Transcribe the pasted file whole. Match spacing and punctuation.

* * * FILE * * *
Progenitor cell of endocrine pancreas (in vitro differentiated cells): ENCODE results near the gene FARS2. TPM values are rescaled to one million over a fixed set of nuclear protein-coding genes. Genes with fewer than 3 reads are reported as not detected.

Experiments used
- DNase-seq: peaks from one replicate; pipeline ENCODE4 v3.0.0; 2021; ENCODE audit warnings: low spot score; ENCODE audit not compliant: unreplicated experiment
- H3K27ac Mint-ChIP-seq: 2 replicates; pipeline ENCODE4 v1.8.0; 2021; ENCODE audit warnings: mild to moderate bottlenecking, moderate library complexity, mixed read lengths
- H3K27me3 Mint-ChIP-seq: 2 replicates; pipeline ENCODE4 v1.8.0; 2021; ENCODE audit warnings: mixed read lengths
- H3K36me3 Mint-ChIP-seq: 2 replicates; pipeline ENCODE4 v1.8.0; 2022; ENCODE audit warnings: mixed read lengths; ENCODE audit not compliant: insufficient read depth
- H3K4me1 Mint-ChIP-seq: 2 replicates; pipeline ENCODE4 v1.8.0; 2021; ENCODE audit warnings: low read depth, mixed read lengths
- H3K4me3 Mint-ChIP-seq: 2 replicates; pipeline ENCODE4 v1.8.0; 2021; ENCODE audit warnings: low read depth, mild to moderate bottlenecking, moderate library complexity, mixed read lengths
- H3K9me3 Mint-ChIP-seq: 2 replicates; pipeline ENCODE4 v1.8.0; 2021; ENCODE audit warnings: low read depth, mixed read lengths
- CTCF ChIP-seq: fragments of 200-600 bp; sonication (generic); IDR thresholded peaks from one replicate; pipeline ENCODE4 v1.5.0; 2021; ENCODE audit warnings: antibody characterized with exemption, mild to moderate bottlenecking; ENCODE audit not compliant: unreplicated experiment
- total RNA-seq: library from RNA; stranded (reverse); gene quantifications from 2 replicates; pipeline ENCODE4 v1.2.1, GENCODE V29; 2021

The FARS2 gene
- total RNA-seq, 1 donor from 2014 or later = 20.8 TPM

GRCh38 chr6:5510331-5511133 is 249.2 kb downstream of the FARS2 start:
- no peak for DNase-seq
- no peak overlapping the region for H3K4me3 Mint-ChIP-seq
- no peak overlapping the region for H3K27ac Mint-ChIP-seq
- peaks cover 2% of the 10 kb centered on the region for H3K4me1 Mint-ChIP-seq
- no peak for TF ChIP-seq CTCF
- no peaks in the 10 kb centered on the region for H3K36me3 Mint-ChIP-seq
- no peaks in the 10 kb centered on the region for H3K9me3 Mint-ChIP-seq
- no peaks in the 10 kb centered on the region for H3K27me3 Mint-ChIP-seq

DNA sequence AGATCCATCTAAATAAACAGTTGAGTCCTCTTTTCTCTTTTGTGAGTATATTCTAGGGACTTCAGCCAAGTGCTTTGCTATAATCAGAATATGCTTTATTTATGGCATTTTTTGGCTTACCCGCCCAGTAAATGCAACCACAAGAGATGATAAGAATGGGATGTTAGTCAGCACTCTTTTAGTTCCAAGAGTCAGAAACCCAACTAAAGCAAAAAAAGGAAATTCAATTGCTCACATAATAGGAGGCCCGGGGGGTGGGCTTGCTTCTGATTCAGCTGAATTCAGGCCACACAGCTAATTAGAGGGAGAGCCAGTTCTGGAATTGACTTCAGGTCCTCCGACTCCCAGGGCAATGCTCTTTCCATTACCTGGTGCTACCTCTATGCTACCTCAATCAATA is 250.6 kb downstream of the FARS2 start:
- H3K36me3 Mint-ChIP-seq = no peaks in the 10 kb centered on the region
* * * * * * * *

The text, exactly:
Progenitor cell of endocrine pancreas (in vitro differentiated cells): ENCODE results near the gene FARS2. TPM values are rescaled to one million over a fixed set of nuclear protein-coding genes. Genes with fewer than 3 reads are reported as not detected.

Experiments used
- DNase-seq: peaks from one replicate; pipeline ENCODE4 v3.0.0; 2021; ENCODE audit warnings: low spot score; ENCODE audit not compliant: unreplicated experiment
- H3K27ac Mint-ChIP-seq: 2 replicates; pipeline ENCODE4 v1.8.0; 2021; ENCODE audit warnings: mild to moderate bottlenecking, moderate library complexity, mixed read lengths
- H3K27me3 Mint-ChIP-seq: 2 replicates; pipeline ENCODE4 v1.8.0; 2021; ENCODE audit warnings: mixed read lengths
- H3K36me3 Mint-ChIP-seq: 2 replicates; pipeline ENCODE4 v1.8.0; 2022; ENCODE audit warnings: mixed read lengths; ENCODE audit not compliant: insufficient read depth
- H3K4me1 Mint-ChIP-seq: 2 replicates; pipeline ENCODE4 v1.8.0; 2021; ENCODE audit warnings: low read depth, mixed read lengths
- H3K4me3 Mint-ChIP-seq: 2 replicates; pipeline ENCODE4 v1.8.0; 2021; ENCODE audit warnings: low read depth, mild to moderate bottlenecking, moderate library complexity, mixed read lengths
- H3K9me3 Mint-ChIP-seq: 2 replicates; pipeline ENCODE4 v1.8.0; 2021; ENCODE audit warnings: low read depth, mixed read lengths
- CTCF ChIP-seq: fragments of 200-600 bp; sonication (generic); IDR thresholded peaks from one replicate; pipeline ENCODE4 v1.5.0; 2021; ENCODE audit warnings: antibody characterized with exemption, mild to moderate bottlenecking; ENCODE audit not compliant: unreplicated experiment
- total RNA-seq: library from RNA; stranded (reverse); gene quantifications from 2 replicates; pipeline ENCODE4 v1.2.1, GENCODE V29; 2021

The FARS2 gene
- total RNA-seq, 1 donor from 2014 or later = 20.8 TPM

GRCh38 chr6:5510331-5511133 is 249.2 kb downstream of the FARS2 start:
- no peak for DNase-seq
- no peak overlapping the region for H3K4me3 Mint-ChIP-seq
- no peak overlapping the region for H3K27ac Mint-ChIP-seq
- peaks cover 2% of the 10 kb centered on the region for H3K4me1 Mint-ChIP-seq
- no peak for TF ChIP-seq CTCF
- no peaks in the 10 kb centered on the region for H3K36me3 Mint-ChIP-seq
- no peaks in the 10 kb centered on the region for H3K9me3 Mint-ChIP-seq
- no peaks in the 10 kb centered on the region for H3K27me3 Mint-ChIP-seq

DNA sequence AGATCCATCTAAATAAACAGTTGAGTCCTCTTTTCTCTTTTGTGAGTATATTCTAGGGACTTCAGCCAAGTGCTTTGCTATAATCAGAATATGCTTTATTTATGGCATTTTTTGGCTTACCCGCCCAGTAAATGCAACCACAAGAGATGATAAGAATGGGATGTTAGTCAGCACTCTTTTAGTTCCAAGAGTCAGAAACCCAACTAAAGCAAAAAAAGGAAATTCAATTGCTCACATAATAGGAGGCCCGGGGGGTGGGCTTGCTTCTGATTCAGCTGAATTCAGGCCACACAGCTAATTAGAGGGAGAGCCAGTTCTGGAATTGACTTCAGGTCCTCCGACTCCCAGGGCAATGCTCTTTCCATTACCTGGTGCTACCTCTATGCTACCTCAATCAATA is 250.6 kb downstream of the FARS2 start:
- H3K36me3 Mint-ChIP-seq = no peaks in the 10 kb centered on the region